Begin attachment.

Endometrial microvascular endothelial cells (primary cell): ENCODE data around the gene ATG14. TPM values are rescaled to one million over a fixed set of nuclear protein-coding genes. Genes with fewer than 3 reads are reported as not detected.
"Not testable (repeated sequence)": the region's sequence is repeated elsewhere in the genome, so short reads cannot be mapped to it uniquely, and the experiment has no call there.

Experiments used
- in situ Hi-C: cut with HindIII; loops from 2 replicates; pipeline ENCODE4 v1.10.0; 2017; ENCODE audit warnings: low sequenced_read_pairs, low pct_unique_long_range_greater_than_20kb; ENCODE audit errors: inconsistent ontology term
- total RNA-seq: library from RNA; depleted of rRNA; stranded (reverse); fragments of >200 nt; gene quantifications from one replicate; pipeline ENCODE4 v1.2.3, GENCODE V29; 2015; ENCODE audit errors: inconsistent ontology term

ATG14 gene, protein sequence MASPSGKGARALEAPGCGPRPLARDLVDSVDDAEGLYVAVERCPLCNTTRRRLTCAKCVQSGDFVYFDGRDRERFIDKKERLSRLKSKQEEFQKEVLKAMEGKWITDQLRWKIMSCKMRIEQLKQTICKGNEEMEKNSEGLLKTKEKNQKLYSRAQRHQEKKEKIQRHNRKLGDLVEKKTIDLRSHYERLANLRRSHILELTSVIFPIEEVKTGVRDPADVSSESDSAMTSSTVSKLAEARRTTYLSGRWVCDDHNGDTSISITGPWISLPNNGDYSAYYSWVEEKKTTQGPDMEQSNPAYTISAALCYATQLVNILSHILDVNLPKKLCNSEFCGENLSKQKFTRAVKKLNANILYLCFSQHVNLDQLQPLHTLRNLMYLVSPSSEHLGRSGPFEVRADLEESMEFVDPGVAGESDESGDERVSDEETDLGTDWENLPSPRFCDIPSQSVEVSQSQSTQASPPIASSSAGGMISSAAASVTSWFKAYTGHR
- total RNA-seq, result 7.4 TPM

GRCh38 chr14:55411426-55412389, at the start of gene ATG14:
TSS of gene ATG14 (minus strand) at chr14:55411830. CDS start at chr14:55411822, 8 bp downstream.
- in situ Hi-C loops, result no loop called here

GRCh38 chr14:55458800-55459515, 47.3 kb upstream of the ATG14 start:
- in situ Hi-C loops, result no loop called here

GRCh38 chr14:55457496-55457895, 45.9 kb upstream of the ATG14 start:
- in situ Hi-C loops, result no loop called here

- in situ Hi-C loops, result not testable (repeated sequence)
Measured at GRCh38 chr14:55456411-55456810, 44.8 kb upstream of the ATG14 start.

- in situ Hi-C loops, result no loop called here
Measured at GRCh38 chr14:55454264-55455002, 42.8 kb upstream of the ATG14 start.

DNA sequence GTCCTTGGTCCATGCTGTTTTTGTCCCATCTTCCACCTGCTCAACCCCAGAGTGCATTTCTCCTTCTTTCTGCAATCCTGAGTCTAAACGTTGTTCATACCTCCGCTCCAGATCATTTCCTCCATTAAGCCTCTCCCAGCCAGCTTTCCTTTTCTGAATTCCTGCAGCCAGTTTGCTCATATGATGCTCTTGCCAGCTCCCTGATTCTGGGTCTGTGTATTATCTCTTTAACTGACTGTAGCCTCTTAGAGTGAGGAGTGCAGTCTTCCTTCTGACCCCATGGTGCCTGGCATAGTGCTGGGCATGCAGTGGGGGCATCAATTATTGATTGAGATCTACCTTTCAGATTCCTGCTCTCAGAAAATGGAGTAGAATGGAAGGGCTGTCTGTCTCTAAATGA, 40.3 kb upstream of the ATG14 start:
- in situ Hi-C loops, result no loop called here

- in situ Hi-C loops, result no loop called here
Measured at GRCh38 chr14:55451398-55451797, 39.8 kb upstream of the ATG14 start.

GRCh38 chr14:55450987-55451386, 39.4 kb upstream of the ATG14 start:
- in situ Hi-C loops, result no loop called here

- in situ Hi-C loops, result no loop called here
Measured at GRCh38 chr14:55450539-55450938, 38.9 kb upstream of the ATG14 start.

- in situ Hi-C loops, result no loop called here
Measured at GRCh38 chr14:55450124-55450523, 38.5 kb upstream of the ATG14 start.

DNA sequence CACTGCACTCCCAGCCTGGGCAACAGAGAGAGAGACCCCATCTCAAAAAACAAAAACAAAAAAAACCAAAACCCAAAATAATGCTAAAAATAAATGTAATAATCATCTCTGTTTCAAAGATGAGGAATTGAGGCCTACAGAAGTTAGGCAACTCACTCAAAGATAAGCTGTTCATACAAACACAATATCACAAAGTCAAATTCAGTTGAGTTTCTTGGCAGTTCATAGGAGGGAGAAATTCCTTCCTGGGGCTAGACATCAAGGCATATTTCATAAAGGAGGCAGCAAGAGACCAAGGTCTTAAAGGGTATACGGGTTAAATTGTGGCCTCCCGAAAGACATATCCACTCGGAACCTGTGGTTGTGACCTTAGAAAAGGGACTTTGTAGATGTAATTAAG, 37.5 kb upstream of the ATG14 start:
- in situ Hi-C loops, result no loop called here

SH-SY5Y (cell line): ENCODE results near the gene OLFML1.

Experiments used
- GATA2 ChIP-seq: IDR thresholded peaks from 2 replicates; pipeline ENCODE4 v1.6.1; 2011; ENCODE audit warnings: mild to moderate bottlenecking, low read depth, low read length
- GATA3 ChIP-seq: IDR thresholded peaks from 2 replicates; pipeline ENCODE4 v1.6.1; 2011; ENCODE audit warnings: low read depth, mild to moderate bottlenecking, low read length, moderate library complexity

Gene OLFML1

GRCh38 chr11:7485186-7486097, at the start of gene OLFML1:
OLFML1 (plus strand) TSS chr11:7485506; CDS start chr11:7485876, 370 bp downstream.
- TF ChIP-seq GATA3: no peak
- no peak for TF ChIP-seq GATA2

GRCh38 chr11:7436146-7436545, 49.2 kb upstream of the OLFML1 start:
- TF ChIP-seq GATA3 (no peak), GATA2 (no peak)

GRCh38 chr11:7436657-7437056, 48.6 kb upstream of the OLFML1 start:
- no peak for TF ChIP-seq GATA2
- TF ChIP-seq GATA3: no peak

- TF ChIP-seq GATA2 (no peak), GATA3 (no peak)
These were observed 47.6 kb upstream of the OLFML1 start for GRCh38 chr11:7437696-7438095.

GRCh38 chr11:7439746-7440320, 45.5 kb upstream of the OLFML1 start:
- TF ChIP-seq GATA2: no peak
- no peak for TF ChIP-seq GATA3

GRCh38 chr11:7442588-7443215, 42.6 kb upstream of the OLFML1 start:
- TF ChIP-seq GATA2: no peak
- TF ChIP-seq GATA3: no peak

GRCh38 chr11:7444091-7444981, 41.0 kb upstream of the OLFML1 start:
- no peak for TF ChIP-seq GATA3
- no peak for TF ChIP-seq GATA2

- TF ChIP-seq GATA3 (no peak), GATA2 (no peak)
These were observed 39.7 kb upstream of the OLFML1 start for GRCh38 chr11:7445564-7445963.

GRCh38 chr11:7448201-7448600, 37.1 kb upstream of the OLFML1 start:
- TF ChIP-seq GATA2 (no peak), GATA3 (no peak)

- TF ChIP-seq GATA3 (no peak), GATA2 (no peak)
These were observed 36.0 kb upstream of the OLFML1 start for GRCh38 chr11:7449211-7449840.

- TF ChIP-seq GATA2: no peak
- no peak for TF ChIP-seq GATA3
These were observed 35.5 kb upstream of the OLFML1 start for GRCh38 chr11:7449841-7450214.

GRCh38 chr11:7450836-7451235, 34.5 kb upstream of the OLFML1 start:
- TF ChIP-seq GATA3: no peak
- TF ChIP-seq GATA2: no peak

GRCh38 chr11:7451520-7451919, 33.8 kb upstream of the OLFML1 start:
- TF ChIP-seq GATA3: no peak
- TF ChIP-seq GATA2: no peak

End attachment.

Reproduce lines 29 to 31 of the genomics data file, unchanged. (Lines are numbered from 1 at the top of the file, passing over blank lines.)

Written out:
DNA sequence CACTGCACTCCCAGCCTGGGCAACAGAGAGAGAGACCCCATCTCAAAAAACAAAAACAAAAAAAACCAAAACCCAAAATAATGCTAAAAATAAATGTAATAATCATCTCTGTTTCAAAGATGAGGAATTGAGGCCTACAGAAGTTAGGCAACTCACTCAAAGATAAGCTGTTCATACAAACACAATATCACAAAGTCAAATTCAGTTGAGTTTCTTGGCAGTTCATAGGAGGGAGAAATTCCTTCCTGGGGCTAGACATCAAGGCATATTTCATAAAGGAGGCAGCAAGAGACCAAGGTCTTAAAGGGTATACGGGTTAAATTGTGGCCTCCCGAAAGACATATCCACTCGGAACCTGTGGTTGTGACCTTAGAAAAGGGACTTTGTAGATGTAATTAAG, 37.5 kb upstream of the ATG14 start:
- in situ Hi-C loops, result no loop called here

SH-SY5Y (cell line): ENCODE results near the gene OLFML1.